In the world of high-tech and venture capitalism, there are three requirements: entrepreneurs, investors and customers. UB's Bright Buffalo Niagara Entrepreneur Expo on Wednesday looked to bring those parties together.
The event in Hotel Henry offered a $20,000 top prize for five vying companies. Another 16 presenters competed for a $5,000 People's Choice Award.
The presenters had a chance to pitch their product and take questions.
Norma Nowak,a founder of Empire Genomics, is executive director of the state's Center of Excellence in Bioinformatics and Life Sciences. She understands the difficulties of getting a business started and the vital search for capital.
"Now, there's an entire support group, both at the university and in our greater community to actually help folks critically analyze the idea that they have, help them develop market plans, help them find investors."
Companies showcasing their products ranged from a software company helping non-profits raise money to a company making barriers for buildings when floods threaten to a company making specially treated pads to help women breastfeed.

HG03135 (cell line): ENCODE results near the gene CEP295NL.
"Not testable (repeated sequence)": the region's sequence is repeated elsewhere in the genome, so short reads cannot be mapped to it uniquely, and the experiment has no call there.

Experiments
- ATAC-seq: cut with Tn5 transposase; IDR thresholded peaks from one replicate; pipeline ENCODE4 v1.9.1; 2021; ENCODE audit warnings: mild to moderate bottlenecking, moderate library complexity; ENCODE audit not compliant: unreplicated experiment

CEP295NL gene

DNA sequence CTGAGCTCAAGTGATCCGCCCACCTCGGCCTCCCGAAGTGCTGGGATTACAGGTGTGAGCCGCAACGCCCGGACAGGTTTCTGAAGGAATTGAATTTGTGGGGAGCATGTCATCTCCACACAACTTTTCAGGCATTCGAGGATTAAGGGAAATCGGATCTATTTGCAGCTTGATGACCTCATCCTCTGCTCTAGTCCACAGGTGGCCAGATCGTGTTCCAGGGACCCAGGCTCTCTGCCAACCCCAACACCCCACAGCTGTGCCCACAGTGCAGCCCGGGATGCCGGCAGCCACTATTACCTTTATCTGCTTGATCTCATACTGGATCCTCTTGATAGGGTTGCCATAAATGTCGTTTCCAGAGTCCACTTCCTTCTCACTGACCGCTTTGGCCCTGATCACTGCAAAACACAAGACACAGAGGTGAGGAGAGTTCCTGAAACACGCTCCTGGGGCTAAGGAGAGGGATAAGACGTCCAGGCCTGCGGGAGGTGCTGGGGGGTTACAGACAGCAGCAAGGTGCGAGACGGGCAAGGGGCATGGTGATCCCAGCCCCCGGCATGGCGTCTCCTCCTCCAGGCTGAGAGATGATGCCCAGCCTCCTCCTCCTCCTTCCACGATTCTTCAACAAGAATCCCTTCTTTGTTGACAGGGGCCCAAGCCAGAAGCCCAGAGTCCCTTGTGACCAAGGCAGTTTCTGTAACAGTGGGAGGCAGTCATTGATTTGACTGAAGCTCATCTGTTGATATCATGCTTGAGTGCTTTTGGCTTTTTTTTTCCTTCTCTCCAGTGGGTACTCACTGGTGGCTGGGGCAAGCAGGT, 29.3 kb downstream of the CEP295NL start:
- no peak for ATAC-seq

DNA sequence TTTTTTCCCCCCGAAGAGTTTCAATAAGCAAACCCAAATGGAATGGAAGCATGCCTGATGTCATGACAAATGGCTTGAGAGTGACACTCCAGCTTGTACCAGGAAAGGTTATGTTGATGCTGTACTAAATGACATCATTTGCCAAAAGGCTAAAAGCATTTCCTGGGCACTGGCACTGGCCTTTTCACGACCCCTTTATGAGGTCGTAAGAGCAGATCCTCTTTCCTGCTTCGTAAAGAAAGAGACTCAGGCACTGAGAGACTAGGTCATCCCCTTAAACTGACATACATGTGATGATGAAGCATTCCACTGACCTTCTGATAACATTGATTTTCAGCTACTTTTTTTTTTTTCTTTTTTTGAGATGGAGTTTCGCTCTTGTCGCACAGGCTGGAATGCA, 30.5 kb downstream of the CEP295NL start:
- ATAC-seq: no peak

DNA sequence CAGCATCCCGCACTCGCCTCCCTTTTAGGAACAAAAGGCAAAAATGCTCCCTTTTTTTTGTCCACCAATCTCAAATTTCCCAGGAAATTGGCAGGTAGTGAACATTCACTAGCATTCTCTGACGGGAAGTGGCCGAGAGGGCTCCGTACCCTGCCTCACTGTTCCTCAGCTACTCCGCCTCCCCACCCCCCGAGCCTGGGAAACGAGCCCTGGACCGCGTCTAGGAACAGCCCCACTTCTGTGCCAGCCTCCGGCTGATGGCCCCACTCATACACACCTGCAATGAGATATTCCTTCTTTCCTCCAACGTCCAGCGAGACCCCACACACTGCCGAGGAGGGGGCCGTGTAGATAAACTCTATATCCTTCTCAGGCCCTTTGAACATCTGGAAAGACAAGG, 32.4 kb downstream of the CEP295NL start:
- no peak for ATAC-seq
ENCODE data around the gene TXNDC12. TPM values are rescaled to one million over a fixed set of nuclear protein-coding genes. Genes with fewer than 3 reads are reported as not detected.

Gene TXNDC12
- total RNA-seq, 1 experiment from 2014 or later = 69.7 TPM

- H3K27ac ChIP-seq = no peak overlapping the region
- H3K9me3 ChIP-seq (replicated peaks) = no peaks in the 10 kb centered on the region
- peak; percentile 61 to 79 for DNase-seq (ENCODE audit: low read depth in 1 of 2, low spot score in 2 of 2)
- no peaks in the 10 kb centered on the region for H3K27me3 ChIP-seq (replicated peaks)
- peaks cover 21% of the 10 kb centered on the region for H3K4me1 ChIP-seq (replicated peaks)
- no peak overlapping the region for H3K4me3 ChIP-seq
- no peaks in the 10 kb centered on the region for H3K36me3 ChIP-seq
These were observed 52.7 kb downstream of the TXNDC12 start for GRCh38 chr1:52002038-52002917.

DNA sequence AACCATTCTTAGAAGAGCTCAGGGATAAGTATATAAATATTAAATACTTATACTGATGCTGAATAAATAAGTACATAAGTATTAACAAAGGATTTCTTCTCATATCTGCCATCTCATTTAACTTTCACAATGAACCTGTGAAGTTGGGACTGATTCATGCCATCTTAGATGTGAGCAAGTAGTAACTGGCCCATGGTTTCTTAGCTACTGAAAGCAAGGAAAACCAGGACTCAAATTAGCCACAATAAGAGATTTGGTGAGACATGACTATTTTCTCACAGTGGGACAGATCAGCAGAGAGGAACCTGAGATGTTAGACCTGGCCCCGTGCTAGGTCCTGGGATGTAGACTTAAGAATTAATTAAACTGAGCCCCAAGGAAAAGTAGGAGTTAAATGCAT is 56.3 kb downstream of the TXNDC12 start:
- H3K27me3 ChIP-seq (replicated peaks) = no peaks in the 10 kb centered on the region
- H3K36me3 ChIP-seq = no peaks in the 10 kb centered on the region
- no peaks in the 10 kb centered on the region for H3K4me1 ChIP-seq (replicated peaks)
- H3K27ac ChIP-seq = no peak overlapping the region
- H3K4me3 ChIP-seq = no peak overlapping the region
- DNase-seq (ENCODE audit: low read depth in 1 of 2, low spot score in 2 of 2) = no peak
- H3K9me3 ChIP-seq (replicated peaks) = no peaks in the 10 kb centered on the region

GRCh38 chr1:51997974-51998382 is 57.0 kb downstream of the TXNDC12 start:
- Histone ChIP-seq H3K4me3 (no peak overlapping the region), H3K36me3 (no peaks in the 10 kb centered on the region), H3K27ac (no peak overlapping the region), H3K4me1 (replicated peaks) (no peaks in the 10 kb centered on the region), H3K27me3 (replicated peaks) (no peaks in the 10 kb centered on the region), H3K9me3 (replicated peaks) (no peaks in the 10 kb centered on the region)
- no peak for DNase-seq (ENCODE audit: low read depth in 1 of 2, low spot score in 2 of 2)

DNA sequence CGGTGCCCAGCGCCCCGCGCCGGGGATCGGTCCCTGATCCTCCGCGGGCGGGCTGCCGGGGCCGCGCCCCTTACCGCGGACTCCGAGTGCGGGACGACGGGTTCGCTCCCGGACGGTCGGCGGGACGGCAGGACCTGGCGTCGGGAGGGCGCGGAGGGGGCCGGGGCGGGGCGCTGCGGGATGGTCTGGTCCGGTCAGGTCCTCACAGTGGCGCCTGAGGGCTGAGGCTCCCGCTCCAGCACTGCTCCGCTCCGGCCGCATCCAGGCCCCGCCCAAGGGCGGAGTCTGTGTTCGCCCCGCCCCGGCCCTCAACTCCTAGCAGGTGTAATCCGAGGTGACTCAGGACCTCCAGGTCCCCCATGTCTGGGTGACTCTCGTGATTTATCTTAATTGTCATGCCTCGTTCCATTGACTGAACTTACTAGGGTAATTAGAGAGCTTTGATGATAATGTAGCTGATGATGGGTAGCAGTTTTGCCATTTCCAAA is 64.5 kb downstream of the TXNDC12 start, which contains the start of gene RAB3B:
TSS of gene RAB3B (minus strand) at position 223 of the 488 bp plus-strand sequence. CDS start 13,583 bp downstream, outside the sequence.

On the venture capital side was Jenae Pitts, managing partner for OneTen Capital. The investor specializes in engineering and hardware startups.
"What we don't want to happen is for those (startup) companies to go looking (for capital) in San Francisco or looking in New York City and relocate."
Others saw specific advantages for starting up in the Buffalo area.
"It does appear like there's some great young talent coming out of the local universities that could be great candidates for our company," said Ben Lamson, a co-founder of WeDidIt, a company that develops fund-raising software for non-profits.
"Especially for some of the areas we're looking for talent in machine learning and data science."